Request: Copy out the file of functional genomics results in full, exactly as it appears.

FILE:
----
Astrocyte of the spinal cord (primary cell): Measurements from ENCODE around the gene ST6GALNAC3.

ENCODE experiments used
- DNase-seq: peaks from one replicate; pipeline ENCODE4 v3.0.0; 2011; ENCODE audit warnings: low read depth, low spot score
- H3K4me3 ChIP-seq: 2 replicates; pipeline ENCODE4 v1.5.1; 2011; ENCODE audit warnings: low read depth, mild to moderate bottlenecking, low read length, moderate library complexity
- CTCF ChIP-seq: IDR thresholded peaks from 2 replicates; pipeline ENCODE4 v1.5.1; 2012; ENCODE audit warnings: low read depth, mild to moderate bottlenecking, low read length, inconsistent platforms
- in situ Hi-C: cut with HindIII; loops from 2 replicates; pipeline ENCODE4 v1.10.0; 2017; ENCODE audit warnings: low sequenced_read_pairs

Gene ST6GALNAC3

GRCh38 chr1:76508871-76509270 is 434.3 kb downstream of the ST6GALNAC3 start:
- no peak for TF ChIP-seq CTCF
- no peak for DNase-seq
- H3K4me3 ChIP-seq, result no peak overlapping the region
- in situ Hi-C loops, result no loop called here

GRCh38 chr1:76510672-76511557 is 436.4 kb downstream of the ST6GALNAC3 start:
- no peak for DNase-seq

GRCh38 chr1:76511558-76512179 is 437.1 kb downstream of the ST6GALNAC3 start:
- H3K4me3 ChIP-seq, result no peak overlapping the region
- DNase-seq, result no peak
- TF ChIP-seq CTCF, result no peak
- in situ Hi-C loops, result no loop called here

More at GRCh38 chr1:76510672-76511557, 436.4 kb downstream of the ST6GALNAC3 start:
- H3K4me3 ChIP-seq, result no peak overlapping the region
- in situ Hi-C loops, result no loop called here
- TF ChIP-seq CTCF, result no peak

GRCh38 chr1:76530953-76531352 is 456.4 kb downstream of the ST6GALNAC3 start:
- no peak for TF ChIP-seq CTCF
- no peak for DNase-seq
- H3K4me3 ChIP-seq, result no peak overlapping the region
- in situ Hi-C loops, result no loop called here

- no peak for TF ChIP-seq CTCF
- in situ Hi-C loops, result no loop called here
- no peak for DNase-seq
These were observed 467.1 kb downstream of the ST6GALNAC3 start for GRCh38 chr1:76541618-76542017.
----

Astrocyte of the spinal cord (primary cell): Measurements from ENCODE around the gene ST6GALNAC3.

ENCODE experiments used
- DNase-seq: peaks from one replicate; pipeline ENCODE4 v3.0.0; 2011; ENCODE audit warnings: low read depth, low spot score
- H3K4me3 ChIP-seq: 2 replicates; pipeline ENCODE4 v1.5.1; 2011; ENCODE audit warnings: low read depth, mild to moderate bottlenecking, low read length, moderate library complexity
- CTCF ChIP-seq: IDR thresholded peaks from 2 replicates; pipeline ENCODE4 v1.5.1; 2012; ENCODE audit warnings: low read depth, mild to moderate bottlenecking, low read length, inconsistent platforms
- in situ Hi-C: cut with HindIII; loops from 2 replicates; pipeline ENCODE4 v1.10.0; 2017; ENCODE audit warnings: low sequenced_read_pairs

Gene ST6GALNAC3

GRCh38 chr1:76508871-76509270 is 434.3 kb downstream of the ST6GALNAC3 start:
- no peak for TF ChIP-seq CTCF
- no peak for DNase-seq
- H3K4me3 ChIP-seq, result no peak overlapping the region
- in situ Hi-C loops, result no loop called here

GRCh38 chr1:76510672-76511557 is 436.4 kb downstream of the ST6GALNAC3 start:
- no peak for DNase-seq

GRCh38 chr1:76511558-76512179 is 437.1 kb downstream of the ST6GALNAC3 start:
- H3K4me3 ChIP-seq, result no peak overlapping the region
- DNase-seq, result no peak
- TF ChIP-seq CTCF, result no peak
- in situ Hi-C loops, result no loop called here

More at GRCh38 chr1:76510672-76511557, 436.4 kb downstream of the ST6GALNAC3 start:
- H3K4me3 ChIP-seq, result no peak overlapping the region
- in situ Hi-C loops, result no loop called here
- TF ChIP-seq CTCF, result no peak

GRCh38 chr1:76530953-76531352 is 456.4 kb downstream of the ST6GALNAC3 start:
- no peak for TF ChIP-seq CTCF
- no peak for DNase-seq
- H3K4me3 ChIP-seq, result no peak overlapping the region
- in situ Hi-C loops, result no loop called here

- no peak for TF ChIP-seq CTCF
- in situ Hi-C loops, result no loop called here
- no peak for DNase-seq
These were observed 467.1 kb downstream of the ST6GALNAC3 start for GRCh38 chr1:76541618-76542017.